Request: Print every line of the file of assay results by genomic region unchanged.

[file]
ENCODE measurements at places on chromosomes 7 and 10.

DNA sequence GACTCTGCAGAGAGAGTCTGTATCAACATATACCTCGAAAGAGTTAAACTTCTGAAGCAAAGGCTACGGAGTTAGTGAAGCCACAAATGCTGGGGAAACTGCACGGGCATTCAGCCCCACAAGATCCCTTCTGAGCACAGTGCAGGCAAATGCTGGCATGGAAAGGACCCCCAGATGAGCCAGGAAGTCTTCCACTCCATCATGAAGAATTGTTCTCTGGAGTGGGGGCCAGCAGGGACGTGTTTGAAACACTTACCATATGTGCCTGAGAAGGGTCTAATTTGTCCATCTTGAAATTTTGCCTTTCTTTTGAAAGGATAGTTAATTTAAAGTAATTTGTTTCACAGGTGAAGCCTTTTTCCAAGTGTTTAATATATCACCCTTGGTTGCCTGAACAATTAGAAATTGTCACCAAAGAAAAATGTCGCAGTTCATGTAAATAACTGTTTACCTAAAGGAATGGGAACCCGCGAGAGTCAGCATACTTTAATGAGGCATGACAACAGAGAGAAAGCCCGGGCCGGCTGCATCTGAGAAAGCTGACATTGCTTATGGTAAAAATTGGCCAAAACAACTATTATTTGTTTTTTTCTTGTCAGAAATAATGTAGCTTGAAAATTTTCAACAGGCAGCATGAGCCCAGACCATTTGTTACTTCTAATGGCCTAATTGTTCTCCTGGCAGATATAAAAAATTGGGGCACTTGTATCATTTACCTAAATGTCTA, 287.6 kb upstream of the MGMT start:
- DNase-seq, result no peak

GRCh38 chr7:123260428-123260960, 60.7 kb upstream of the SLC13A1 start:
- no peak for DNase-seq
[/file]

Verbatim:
ENCODE measurements at places on chromosomes 7 and 10.

DNA sequence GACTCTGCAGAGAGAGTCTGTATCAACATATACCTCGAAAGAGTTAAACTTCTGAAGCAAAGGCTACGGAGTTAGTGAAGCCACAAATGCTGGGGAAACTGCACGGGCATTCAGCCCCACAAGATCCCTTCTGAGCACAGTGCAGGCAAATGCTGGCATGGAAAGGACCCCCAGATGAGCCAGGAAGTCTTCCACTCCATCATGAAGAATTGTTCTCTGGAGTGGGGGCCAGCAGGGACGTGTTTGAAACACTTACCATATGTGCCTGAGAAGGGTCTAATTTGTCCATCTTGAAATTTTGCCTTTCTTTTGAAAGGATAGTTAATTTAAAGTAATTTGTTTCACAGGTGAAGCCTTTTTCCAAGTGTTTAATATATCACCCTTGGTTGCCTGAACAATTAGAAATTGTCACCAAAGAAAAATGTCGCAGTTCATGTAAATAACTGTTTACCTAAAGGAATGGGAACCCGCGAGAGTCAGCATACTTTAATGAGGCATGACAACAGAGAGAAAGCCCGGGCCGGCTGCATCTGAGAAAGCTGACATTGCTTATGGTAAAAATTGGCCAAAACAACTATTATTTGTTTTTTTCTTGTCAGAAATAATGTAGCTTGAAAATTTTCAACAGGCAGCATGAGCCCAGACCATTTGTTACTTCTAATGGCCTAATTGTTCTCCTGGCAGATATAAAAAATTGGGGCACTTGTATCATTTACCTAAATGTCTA, 287.6 kb upstream of the MGMT start:
- DNase-seq, result no peak

GRCh38 chr7:123260428-123260960, 60.7 kb upstream of the SLC13A1 start:
- no peak for DNase-seq